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joycemocha
User: joycemocha
Date: 2011-12-15 14:59 (UTC)
Subject: (no subject)
The flip side is that many believers honestly can't understand people who don't believe. Could be a factor of brain wiring. I know that things go better for me when I accept belief instead of fighting it, much less angst and drama in an already overly angsty part of my life if I'm not fighting myself about "do I believe and if so, what?"

The other piece is that many believers have a mental map of what the essentials required for belief are and what they aren't. For some believers, that mental map is heavily social and dependent upon what others think and process and feel, including criticizing those whose beliefs and actions don't match what they think and process and feel. For others, the mental map is highly individual and not dependent upon the externals. Someone who switches easily from belief to non-belief is probably closer to the external end of the spectrum than someone who's profoundly devout for the sake of devotion. Internalized belief is harder to shake and, often, is rarely dependent upon external shows of piety to maintain it.

There are people out there for whom belief is all external and social and mandatory for all around them. They're closer to the image that you and many non-believers hold of believers. But, truth be told, they don't like the internally pious, either.
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Kenneth Mark Hoover
User: kmarkhoover
Date: 2011-12-15 16:21 (UTC)
Subject: (no subject)
Dunno how anyone else feels about this. I am really getting tired of the God references to the Higgs boson. God particle. Search for God. Blah blah blah.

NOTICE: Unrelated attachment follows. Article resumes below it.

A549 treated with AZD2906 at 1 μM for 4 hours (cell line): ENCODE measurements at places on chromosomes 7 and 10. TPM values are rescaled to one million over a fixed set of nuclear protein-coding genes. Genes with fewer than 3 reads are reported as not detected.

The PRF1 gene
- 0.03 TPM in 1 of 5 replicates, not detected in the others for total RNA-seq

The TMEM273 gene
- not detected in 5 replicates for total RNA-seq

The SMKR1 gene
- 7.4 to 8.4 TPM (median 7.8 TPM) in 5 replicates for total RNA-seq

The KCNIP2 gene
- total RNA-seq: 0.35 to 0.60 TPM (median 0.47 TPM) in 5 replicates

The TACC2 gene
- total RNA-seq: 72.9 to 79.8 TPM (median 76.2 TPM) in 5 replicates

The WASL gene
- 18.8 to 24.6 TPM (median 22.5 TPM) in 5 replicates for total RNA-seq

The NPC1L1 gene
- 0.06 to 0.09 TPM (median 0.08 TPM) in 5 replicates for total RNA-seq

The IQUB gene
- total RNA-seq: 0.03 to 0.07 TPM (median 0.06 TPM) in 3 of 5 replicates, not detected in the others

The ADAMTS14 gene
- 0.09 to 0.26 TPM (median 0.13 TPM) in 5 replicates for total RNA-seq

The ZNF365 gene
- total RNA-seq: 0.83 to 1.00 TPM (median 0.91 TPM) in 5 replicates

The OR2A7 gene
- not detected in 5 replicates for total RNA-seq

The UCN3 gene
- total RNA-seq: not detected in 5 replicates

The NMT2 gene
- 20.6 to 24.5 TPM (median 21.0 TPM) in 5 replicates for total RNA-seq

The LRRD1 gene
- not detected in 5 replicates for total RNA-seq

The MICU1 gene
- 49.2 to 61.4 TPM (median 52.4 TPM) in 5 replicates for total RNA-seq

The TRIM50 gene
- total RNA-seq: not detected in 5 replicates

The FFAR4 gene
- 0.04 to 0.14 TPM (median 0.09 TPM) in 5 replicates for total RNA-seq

Do we have to do this every time...claw hook some bullshit religious reference in order to validate what should be pure science?

Which itself should be awesome on its own?


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russ: lyles constant
User: goulo
Date: 2011-12-15 20:16 (UTC)
Subject: (no subject)
Keyword:lyles constant
Totally agreed. It seems like nonsensical pop-journalism hype to call such physics a "search for god" or "god particle" etc.

And it only seems to happen with particle physics as far as I usually notice. E.g. when the Four Color Theorem was proven by mathematicians, nobody talked about it in terms of god. When a computer scientist says they may have proved P=NP, nobody talks about it in terms of god. If an astronomer discovers a new planet, it's not the "god planet". But somehow quantum physics has acquired this patina of mysticism-babble.
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cathshaffer
User: cathshaffer
Date: 2011-12-15 16:49 (UTC)
Subject: (no subject)
The end of life planning article is a good one. I get very annoyed by people who say that they would never "be on a ventilator" or wouldn't want "extraordinary measures" at the end of life. The problem with that is that most of the time you don't know whether your trip to the ICU is going to be THE END, or if it's a temporary stay and you're going to get better and go home. Are people really going to throw away a chance to get better and go home? I spent two months sitting in the pulmonary ICU and I saw LOTS of people get better and go home. It's definitely more useful to think in terms of balancing choices. Would you want to try artificial ventilation and a heart machine if there was a chance you would recover? How small a chance. And since family is going to be making those decisions anyway, it's much easier for them that way than saying "don't put me on a ventilator ever," because what you're really asking is for people to kill you based on an arbitrary statement you made at a time when you had no real idea what the actual situation would be.

Now, having said all of that, I have to add that the reality of critical care and life on "machines" is much worse than people imagine and not at all like TV where people simply wake up and the tubes come out, and most people also don't understand that when they say "do everything to keep me alive."
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russ: zen
User: goulo
Date: 2011-12-15 20:17 (UTC)
Subject: (no subject)
Keyword:zen
Wow, following a link from the atheism blog entry led to another great one well worth reading:
http://scienceblogs.com/pharyngula/2008/07/the_great_desecration.php